“There is more to life than increasing its speed” Gandhi

I love the feeling of the word summer. Playtime is expected and we are even given more light.

Whether our children are at home or away , I think we need to plan our own playtime , which of course all of us know, but and yes there is a but . . . we wait to see if our kids will be home or if they might want to go to dinner or the beach or a movie.

We aren\’t dependent. We simply love having time with our children. Isn\’t it a challenge when they first come back home to not wait and see what they are going to do? Isn\’t it a challenge to not ask too many questions like are you ok? They haven\’t had to explore that question with us for a long time. They know we care, and at the same time they might feel invaded by the caring question. Isn\’t it a challenge to step into these new parenting roles and not feel shot down or like a fool?

As we know, their plans change…they are heading in the direction of doing something with a friend and then that doesn\’t happen. OH, but we are available. We tell ourselves in our sweet hopeful heads.

There are no rules about how to handle the waiting and the planning. I just like to keep my eye glasses clean. There are no rules about being invasive or caring. I just hope the lines of communication stay open, that I don\’t get defensive, and that we do have simple summertime fun together.

I like to slow it down in the summer, be more spontaneous, and spend time in the light. I shift my routine and habits. I remind myself to find a place of my own in town and out. Get in nature. Go to an outdoor concert. Have a pot luck BBQ.

One mom said to me during a phone consultation, “It is so much harder to live with others than by myself. I complain about being single and living alone, but then when the children come home I am a neat freak, an over powering human, and a chatty woman. We joked about buying a red lipstick that said stop.

A dad in one of our Empty Nest groups said his inability to stop comes when he says, “do you think there is a maid to do the dishes?” Even he is sick of his sarcasm.

Put a ribbon or a do not disturb sign on a door, a home office, etc when you need your space. It is a non invasive way to communicate. Doesn\’t that remind you of what you might have done when the kids were little?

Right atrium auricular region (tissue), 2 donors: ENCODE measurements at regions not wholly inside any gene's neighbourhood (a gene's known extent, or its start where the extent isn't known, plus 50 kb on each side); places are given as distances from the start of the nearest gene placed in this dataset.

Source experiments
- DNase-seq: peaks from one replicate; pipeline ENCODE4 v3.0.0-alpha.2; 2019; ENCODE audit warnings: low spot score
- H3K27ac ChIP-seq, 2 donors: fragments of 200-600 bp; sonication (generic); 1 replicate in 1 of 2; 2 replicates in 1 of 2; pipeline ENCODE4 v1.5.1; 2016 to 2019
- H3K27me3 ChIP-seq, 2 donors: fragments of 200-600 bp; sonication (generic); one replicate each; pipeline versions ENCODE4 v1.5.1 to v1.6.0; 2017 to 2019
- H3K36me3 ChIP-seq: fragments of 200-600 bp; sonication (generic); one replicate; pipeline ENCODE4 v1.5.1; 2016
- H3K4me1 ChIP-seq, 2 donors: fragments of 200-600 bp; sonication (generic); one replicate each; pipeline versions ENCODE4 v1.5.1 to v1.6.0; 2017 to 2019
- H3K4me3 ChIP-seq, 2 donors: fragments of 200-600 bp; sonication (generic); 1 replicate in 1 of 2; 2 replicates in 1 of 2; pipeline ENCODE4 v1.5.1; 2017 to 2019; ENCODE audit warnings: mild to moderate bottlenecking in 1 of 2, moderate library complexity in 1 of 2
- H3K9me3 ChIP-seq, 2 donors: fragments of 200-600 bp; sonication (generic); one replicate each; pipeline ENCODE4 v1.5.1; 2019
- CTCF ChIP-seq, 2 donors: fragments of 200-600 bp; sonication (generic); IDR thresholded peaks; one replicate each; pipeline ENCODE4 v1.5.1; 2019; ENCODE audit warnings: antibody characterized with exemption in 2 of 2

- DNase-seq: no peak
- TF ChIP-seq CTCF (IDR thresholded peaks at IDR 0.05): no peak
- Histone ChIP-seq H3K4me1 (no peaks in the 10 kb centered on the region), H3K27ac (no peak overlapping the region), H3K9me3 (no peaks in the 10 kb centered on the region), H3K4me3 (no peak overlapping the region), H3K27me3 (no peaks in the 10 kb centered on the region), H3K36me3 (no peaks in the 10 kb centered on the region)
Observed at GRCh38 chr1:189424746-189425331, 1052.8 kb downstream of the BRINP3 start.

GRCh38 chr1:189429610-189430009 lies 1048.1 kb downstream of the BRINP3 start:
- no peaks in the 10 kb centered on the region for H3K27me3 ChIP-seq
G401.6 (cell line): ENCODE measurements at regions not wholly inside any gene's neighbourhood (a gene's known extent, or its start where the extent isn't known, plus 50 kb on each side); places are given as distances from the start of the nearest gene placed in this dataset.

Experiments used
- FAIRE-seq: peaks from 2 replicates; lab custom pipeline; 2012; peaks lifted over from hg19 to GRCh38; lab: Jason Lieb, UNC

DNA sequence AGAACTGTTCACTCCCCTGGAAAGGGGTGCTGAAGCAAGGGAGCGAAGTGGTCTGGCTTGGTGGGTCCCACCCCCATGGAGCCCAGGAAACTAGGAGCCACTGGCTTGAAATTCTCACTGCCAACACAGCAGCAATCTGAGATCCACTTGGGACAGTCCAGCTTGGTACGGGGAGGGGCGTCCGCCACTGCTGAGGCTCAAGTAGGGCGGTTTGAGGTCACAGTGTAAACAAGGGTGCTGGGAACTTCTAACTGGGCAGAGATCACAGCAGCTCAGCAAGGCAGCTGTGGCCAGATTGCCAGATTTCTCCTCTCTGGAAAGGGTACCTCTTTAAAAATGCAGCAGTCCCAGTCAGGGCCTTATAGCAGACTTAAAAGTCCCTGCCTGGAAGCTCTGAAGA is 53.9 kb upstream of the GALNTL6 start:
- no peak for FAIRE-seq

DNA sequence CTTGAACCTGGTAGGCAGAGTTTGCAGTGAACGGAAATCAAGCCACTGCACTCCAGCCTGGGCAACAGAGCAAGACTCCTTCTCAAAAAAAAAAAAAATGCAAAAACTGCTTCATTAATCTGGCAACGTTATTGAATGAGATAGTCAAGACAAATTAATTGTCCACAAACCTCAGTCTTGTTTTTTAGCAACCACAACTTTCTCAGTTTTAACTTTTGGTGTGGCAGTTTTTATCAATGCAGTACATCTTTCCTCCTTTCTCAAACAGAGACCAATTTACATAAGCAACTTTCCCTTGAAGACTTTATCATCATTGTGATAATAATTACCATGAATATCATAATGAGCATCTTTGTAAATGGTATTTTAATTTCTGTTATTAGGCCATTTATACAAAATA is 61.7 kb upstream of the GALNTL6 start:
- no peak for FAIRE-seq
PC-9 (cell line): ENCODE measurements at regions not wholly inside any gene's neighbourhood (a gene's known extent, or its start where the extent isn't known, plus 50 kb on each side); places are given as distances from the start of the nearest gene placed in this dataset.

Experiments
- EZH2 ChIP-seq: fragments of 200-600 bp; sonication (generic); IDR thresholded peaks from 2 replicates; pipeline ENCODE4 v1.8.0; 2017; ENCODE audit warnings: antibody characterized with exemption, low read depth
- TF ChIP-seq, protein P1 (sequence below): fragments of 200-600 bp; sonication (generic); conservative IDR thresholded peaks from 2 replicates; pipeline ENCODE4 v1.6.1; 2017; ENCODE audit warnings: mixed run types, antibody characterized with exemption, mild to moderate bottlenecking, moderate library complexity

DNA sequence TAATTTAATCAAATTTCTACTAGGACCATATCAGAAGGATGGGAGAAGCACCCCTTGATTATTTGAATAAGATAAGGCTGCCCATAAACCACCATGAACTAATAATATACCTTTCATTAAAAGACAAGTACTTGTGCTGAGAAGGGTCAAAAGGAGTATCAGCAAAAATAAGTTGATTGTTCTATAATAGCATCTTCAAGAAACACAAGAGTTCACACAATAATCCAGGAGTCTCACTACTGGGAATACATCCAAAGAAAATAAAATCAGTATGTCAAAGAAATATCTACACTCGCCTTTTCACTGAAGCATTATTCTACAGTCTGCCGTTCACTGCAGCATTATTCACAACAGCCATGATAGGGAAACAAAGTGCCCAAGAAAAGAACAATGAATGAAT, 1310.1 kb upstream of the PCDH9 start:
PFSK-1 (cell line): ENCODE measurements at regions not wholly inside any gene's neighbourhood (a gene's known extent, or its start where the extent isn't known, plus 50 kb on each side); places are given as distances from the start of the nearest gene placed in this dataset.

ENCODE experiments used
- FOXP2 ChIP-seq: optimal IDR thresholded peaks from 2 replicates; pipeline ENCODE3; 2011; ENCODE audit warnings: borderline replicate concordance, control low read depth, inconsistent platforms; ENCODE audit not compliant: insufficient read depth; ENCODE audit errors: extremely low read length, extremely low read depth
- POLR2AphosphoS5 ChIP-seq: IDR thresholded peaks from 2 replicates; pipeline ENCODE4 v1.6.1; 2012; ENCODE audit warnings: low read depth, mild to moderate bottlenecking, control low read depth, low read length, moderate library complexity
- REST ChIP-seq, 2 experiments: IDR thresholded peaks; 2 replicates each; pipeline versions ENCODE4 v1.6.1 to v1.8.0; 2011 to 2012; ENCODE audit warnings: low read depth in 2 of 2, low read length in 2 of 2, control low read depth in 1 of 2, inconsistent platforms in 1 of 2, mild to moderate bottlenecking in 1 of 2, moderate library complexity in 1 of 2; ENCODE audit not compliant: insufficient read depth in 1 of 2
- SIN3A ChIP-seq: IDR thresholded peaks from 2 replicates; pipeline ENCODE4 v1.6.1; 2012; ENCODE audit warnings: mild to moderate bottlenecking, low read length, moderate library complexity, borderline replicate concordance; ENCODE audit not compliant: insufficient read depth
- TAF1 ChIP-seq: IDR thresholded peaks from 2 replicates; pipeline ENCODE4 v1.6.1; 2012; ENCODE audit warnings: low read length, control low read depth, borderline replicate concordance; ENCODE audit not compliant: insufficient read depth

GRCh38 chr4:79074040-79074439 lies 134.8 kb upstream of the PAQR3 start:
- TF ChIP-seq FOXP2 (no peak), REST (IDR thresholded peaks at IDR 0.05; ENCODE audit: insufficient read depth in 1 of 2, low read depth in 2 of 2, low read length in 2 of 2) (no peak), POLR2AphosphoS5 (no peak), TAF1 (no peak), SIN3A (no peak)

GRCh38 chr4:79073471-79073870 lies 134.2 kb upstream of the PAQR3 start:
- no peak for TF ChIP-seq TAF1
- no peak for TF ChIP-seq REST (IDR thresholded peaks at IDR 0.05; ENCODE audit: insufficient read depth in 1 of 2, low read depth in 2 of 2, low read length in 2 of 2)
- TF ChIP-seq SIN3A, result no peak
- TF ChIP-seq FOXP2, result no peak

We are on this new learning path of hanging out with our adult children or more specifically living with them until they earn enough money, or choose a direction to then go out and live on their own. One mom expressed that she feels like she is back in college living with a room mate . . . a slob and one who talks too loud, plays music too late at night, and is self-absorbed.

At times we speed up to teach them everything about the ways to appropriately come back home and live with us. Appropriately . . . now that is a turn off word. Lighten up is another that just doesn\’t teach much. Be specific with your teachings. “I need you to fill up the car with gas so I am not on empty when I leave for work. Put a post it in the car to remind you to just do it.”

I suggest before they plop their suitcases in the house to give them the reminder that they are adult children now who are coming back home. We want them to participate in the house and not be kids. We want respect and not to be their punching bag when they need to release. We want to negotiate. We want to explore a plan about expenses and earning money. We want a possible date when they will live on their own. That is just the beginning list . . . just kidding . . . We need to keep a sense of humor and paradoxically hold boundaries. We need to not be punitive and apologize.

May we learn to hold our own, have fun, and be role models not only for our children but for all who are speeding by and taking time to play in summer light.

Have fun,


Natalie Caine is the founder of Empty Nest Support Services. When her daughter was a senior in high school, she realized that as a soon-to-be “empty nester,” she would be undergoing a major life shift. Not wanting to confront this transition alone nor have her many friends face this abyss without strong support, she created a support services group, which quickly grew into a new career and an exciting full-time business.